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Cousins Allegedly Told Police They Used A Backhoe In The Murders Of Four Men

Court documents reveal grim new details of the Pennsylvania murders.

Posted on July 15, 2017, at 4:21 p.m. ET

Bucks County District Attorney's Office

Cosmo DiNardo, left, and Sean Kratz, right.

A pair of cousins charged with murdering four men in Pennsylvania this month allegedly told police they used a backhoe to help move the corpses and dig their graves, as well as crush one of the men.

Cosmo DiNardo and Sean Kratz are facing four and three counts of homicide, respectively, for allegedly killing four men in rural Bucks County earlier this month: Jimi Taro Patrick, Dean Finocchiaro, Tom Meo, and Mark Sturgis

According to court papers filed Friday, the men told detectives the murders began on July 5 when DiNardo was supposed to sell Patrick four pounds of marijuana for $8,000 at his family's Solebury Township farm.

Patrick only had $800, so DiNardo told him he had a shotgun he could sell him for that amount instead, according to the court documents.

“DiNardo took Patrick to a remote part of the property and gave him a shotgun. DiNardo then shot and killed Patrick with a 22 caliber rifle,” the documents say DiNardo told police. DiNardo the allegedly dug a hole six-feet deep using the backhoe where he had killed Patrick and buried him.

Bucks County District Attorney's Office via AP

Tom Meo, top left; Jimi Tar Patrick, bottom left; Dean Finocchiaro, top right; and Mark Sturgis, bottom right.

Two days later on July 7, DiNardo and Kratz drove to Finocchiaro’s home to pick him up to go to the property (DiNardo allegedly said he had agreed to sell Finocchiaro a quarter pound of marijuana for approximately $700). While en route, the cousins decided to “rob” Finocchiaro instead, the pair allegedly told police.

Finocchiaro was shot and killed in the barn — although, there is dispute between the cousins about who killed him— and DiNardo wrapped the body in a blue tarp, they allegedly told detectives. He then allegedly used the backhoe to remove the body from the barn and placed it in a metal tank he called a “pig roaster.”

The last two victims also ended up on the property that evening for similar reasons. Meo and Sturgis followed DiNardo to the farm for a “deal” in Meo’s vehicle. Kratz was already waiting there.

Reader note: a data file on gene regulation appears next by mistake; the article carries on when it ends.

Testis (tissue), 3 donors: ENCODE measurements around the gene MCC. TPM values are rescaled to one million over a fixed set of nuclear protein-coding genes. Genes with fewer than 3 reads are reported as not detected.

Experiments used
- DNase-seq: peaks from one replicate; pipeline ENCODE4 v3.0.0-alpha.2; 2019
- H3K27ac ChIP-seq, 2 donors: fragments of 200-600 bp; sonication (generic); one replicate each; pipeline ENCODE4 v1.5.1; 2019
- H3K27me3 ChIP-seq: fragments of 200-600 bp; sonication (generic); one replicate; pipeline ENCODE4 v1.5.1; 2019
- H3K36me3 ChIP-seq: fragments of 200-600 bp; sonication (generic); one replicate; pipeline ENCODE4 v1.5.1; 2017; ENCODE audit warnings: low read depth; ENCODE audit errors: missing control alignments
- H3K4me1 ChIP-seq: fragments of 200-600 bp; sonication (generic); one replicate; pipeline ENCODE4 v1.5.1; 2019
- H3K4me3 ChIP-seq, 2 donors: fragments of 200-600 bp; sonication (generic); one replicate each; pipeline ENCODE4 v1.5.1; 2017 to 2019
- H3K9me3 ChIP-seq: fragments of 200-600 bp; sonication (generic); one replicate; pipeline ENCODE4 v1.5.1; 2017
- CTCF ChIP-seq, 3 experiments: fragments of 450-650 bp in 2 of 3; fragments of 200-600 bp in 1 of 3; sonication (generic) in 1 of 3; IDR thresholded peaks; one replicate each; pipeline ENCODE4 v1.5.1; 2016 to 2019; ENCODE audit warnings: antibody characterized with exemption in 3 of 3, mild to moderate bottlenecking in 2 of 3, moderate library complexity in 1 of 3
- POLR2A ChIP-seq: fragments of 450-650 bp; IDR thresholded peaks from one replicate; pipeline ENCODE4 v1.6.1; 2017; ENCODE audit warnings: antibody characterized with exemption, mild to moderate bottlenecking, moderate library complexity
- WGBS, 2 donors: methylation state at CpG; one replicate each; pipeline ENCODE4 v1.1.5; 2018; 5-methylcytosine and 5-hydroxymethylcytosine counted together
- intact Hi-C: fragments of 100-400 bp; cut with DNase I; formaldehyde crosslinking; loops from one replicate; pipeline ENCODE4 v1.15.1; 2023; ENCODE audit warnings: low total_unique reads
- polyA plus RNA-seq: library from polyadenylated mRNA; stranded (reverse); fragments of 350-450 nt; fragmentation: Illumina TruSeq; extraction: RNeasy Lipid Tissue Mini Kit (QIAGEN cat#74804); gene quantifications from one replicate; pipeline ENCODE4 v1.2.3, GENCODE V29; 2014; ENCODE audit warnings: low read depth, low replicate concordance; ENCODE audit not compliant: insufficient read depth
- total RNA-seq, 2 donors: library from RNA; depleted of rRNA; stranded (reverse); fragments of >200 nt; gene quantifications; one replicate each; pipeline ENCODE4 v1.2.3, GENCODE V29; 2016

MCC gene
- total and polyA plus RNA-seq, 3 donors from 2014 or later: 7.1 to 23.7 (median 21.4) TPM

“When they turn[ed] their backs on me, I shot Tom in the back,” Dinardo said, according to the documents.

Meo collapsed, screaming, and Sturgis attempted to run away when DiNardo allegedly began shooting at him, too.

After Meo and Sturgis were on the ground, DiNardo allegedly told police he ran out of ammunition and retrieved the backhoe. He then allegedly ran over Meo with the backhoe and used it to pick both bodies up. (Kratz, however, allegedly told detectives that DiNardo used a rifle to "finish" Meo, before "basically [crushing] him" with the backhoe).

“After picking them up he brought their bodies to the same metal tank that Finocchiaro was in and placed them in. He poured gasoline into the metal tank and lit it,” detectives wrote.

The cousins then allegedly returned on July 8 and used the backhoe to dig a hole in which to bury Finocchiaro, Meo, and Sturgis.

Allentown Morning Call / Getty Images

Police in Solebury Township on Thursday.

Authorities found the grave, more than 12-feet deep, using cadaver dogs this week after a widespread search for the missing men.

DiNardo was arrested earlier in the week for allegedly trying to sell Meo’s car to a friend, which contained a diabetic kit Meo would not have left behind.

DiNardo, charged with all the murders, has confessed to killing the four men as part of a deal to avoid the death penalty, his attorney said. Kratz was charged with the murder of three. Both cousins face additional related charges.

They are scheduled for a preliminary hearing on July 31.

A BuzzFeed News investigation, in partnership with the International Consortium of Investigative Journalists, based on thousands of documents the government didn't want you to see.